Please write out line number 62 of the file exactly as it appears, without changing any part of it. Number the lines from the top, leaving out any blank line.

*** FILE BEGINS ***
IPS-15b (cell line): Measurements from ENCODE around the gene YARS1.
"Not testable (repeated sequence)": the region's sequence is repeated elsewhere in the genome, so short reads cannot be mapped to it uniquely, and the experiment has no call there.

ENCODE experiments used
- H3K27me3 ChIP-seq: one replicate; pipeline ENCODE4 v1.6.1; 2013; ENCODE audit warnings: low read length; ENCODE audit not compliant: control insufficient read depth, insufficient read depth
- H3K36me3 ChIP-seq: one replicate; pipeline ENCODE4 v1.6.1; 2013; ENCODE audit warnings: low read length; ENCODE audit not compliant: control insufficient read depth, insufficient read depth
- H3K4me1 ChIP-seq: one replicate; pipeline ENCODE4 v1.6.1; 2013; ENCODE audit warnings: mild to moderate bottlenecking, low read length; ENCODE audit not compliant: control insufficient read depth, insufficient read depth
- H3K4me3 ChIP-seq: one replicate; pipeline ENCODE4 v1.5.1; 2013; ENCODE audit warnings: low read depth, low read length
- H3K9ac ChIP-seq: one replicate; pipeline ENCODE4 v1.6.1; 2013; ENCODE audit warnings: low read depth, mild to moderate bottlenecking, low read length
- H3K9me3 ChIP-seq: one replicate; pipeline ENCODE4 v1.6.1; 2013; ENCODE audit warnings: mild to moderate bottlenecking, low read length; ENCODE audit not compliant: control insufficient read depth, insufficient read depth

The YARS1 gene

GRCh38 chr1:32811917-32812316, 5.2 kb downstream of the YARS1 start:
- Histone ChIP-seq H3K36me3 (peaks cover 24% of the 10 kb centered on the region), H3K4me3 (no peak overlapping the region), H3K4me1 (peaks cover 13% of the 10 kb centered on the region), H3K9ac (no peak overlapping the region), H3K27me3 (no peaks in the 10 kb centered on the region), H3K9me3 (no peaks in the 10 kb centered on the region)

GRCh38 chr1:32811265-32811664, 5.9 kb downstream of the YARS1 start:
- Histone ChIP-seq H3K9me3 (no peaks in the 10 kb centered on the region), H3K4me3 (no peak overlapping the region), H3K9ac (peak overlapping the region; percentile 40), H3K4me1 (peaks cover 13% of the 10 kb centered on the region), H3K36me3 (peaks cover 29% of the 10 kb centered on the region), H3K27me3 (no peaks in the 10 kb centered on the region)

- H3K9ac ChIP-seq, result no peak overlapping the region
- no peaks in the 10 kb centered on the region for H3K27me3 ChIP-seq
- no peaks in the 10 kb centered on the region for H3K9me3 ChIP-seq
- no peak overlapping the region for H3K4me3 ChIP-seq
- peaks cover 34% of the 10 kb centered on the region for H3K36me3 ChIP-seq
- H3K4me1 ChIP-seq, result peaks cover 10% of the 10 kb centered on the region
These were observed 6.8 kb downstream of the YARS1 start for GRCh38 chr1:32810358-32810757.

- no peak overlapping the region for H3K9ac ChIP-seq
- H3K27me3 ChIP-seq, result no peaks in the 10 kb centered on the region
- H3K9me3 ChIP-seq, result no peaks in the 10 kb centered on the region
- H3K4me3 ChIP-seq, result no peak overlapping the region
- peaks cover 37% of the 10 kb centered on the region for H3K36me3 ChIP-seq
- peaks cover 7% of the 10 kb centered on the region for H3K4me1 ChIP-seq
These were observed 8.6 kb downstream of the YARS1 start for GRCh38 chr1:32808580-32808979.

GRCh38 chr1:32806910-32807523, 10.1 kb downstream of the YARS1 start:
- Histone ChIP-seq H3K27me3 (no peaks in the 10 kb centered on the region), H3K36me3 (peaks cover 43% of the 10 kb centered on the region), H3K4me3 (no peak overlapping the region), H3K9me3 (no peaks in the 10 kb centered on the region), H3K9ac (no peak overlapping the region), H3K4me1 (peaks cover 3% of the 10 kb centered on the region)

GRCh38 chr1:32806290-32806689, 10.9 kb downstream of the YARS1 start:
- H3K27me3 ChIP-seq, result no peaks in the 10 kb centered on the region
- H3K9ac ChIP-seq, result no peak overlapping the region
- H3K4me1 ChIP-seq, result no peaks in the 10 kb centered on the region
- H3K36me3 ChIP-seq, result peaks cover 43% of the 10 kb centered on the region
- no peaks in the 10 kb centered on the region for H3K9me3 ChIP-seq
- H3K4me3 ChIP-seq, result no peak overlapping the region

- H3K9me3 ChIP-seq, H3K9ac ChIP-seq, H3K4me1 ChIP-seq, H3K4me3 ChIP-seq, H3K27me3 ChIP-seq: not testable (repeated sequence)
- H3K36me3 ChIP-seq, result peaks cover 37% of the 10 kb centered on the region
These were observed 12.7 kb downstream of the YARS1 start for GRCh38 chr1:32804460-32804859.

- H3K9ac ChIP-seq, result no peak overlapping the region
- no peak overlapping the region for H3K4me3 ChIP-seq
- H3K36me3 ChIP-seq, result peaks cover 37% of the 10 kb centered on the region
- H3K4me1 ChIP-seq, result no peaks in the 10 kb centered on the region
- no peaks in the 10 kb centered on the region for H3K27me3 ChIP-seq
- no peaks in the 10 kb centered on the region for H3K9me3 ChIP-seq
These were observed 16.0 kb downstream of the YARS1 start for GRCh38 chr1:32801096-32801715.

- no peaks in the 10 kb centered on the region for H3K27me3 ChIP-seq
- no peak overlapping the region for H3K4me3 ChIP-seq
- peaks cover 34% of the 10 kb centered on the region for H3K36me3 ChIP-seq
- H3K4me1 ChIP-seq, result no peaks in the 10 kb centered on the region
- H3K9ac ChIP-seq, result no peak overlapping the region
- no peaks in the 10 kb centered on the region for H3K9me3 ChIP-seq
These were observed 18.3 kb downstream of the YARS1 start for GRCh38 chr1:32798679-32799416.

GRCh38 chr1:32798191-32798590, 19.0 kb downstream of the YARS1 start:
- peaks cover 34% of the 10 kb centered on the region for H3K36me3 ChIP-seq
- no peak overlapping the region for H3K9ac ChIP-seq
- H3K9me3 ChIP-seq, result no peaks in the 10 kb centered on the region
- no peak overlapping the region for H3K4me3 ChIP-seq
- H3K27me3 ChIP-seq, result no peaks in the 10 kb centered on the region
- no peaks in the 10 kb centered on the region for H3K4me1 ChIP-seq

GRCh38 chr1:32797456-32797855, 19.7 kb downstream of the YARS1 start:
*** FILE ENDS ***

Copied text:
GRCh38 chr1:32797456-32797855, 19.7 kb downstream of the YARS1 start: